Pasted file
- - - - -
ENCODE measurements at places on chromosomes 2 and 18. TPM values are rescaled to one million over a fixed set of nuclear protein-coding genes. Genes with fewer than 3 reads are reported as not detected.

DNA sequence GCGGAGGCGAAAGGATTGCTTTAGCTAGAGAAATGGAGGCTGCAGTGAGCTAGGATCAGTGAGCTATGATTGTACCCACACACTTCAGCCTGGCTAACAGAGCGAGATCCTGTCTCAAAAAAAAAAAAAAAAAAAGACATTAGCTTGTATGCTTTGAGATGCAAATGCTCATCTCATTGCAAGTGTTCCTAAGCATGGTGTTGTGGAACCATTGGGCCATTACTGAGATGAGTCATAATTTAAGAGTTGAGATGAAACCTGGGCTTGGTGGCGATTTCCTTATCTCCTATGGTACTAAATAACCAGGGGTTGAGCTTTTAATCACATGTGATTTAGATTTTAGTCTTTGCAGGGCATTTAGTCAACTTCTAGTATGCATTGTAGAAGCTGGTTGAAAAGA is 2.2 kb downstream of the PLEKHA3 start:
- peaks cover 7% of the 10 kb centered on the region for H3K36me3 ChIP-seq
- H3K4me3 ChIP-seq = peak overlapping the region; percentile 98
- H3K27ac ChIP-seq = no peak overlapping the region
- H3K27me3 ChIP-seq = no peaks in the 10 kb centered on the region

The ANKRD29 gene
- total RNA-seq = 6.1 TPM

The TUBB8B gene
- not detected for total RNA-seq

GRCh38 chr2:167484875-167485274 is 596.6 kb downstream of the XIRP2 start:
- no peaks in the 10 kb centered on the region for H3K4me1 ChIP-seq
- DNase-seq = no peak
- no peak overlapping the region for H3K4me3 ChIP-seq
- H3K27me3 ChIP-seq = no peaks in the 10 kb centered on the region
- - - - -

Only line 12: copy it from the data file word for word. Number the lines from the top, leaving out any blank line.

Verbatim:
- no peaks in the 10 kb centered on the region for H3K4me1 ChIP-seq